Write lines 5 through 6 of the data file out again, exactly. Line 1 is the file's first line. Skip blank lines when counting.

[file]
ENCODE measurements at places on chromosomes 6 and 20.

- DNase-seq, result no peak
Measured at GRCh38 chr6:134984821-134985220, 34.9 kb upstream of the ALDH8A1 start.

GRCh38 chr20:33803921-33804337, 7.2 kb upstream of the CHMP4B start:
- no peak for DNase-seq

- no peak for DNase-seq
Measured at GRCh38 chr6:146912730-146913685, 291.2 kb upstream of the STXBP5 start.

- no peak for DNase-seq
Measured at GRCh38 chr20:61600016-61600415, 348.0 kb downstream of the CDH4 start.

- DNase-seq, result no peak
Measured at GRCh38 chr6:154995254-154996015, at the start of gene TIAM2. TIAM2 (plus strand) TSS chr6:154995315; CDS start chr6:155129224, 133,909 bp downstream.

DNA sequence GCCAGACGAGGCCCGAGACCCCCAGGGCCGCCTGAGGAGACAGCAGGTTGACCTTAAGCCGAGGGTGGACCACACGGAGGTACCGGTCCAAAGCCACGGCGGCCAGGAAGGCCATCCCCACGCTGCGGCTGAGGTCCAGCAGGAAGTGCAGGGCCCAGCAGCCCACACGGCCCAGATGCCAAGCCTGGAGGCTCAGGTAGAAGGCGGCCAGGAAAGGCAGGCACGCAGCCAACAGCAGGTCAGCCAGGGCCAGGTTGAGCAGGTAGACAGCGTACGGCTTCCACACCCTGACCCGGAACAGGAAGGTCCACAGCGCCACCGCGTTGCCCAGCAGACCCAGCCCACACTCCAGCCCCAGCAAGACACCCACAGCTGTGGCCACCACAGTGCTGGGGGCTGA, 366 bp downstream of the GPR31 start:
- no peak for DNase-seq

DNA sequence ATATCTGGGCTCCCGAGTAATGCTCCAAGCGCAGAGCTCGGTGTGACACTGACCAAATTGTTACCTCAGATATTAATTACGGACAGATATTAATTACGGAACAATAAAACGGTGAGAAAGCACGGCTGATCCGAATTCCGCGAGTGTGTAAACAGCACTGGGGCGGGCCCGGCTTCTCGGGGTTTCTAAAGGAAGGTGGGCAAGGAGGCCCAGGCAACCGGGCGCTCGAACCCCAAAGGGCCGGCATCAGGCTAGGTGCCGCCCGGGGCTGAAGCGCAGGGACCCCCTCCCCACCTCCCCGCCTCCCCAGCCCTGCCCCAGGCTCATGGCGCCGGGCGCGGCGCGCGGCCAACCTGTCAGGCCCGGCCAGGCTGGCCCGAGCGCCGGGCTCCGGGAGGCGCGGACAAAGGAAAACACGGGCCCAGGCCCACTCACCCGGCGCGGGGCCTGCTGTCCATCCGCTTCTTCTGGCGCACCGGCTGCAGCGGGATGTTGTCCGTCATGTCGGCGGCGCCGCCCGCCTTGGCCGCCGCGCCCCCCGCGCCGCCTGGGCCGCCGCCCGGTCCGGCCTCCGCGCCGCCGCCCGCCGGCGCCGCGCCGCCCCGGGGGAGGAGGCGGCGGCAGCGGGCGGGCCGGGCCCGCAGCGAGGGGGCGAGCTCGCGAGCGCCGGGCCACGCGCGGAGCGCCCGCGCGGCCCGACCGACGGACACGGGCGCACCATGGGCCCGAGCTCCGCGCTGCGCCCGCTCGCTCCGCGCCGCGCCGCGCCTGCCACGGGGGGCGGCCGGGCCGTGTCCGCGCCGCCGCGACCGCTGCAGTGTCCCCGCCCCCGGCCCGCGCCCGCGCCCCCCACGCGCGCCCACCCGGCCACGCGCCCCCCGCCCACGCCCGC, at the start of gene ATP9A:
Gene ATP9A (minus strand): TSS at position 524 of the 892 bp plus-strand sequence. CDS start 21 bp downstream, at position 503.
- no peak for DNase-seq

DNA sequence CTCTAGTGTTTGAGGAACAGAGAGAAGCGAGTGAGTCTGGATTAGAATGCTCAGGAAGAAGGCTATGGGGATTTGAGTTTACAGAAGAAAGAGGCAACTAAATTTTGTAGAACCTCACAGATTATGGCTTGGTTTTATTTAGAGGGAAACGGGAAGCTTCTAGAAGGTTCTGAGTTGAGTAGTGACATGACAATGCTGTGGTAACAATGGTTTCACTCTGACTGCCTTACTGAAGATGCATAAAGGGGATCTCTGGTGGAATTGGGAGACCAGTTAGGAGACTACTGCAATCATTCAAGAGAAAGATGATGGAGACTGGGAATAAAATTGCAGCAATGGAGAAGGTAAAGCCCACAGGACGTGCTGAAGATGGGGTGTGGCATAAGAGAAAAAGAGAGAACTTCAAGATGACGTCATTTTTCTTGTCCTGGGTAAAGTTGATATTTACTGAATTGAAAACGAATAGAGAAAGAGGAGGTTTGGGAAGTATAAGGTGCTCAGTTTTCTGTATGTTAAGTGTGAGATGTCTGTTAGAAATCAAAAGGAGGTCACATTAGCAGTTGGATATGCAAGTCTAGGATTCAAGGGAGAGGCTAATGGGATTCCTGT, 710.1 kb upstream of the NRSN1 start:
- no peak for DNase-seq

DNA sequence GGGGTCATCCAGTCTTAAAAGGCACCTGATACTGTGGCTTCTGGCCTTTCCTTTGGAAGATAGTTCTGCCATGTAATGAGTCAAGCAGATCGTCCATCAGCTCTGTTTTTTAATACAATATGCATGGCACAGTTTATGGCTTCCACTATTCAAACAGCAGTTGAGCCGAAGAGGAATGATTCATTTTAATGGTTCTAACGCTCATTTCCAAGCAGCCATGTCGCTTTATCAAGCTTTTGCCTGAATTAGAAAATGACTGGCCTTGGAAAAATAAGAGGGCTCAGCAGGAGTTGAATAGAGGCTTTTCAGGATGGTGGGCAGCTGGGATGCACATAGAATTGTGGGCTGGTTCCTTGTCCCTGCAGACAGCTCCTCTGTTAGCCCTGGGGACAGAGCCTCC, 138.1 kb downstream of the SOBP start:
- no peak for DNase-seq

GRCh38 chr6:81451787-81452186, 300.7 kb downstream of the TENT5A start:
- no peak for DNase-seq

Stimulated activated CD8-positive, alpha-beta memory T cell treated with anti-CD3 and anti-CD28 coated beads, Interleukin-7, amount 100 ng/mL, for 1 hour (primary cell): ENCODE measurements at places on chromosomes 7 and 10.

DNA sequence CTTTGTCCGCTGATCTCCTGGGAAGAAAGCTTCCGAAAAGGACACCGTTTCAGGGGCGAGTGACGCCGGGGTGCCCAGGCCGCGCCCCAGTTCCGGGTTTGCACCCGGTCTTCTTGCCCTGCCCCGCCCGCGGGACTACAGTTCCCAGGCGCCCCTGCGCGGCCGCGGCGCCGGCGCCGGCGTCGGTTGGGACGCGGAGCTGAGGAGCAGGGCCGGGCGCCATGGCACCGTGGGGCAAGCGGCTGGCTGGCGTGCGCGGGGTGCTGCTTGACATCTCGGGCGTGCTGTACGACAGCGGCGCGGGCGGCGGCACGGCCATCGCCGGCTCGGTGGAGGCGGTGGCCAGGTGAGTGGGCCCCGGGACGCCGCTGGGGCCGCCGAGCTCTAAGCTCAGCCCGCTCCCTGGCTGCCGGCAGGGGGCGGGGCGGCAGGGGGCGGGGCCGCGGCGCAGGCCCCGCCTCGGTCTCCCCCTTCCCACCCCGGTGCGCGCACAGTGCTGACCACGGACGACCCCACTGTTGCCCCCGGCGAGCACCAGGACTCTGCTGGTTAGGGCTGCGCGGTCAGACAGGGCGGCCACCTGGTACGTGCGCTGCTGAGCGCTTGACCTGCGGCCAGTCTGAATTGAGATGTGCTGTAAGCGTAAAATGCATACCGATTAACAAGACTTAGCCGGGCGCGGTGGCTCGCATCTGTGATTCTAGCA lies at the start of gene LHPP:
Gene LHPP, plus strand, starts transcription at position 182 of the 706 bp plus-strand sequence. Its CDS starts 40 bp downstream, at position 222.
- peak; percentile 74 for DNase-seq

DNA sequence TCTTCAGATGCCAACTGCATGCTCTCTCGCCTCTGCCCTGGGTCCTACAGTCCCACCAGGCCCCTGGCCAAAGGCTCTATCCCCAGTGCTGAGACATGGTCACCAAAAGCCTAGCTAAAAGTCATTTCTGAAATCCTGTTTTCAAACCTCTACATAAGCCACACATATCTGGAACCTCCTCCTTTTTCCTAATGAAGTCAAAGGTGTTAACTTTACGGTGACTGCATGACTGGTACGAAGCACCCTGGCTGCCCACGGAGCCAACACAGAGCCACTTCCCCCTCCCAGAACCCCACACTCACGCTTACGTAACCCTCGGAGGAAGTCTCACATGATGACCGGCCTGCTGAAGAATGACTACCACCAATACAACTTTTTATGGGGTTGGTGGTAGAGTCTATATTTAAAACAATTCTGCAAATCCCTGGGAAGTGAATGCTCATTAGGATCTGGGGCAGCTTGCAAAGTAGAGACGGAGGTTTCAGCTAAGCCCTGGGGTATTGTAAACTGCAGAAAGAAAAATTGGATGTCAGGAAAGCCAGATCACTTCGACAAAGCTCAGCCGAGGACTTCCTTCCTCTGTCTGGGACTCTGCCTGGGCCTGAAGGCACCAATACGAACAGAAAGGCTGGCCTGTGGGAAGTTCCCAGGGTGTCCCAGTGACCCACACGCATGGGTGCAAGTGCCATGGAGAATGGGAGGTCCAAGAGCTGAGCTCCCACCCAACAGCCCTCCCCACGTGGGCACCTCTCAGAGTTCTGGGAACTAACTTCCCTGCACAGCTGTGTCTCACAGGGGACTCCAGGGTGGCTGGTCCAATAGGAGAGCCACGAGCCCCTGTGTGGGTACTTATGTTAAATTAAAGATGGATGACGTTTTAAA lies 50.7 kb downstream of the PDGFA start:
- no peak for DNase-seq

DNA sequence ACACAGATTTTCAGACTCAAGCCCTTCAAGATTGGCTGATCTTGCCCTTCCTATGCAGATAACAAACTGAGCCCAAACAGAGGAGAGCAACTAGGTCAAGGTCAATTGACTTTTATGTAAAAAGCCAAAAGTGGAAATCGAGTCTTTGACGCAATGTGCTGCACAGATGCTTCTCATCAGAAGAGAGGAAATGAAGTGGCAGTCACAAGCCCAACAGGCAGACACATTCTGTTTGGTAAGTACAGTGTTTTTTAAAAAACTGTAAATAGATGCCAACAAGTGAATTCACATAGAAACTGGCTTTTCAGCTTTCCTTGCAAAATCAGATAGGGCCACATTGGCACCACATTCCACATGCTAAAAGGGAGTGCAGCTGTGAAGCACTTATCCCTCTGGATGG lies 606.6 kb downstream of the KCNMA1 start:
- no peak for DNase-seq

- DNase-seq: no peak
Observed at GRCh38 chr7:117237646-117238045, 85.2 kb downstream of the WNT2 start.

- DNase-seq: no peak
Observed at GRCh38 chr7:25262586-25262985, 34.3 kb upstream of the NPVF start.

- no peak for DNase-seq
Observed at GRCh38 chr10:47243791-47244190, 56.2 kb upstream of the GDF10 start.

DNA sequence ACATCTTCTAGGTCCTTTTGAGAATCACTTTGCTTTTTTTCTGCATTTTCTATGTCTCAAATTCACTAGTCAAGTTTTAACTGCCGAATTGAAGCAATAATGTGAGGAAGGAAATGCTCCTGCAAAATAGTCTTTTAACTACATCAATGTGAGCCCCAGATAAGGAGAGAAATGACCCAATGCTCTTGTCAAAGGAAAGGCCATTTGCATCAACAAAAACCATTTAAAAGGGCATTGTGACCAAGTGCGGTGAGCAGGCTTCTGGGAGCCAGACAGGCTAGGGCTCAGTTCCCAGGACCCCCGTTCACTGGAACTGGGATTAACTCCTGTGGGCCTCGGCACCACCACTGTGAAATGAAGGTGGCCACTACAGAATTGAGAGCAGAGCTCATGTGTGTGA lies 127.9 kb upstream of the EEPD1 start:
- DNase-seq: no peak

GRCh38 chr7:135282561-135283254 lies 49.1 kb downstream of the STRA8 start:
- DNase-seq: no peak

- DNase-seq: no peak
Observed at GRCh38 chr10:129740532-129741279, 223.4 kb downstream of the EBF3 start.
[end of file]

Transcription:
- no peak for DNase-seq

- no peak for DNase-seq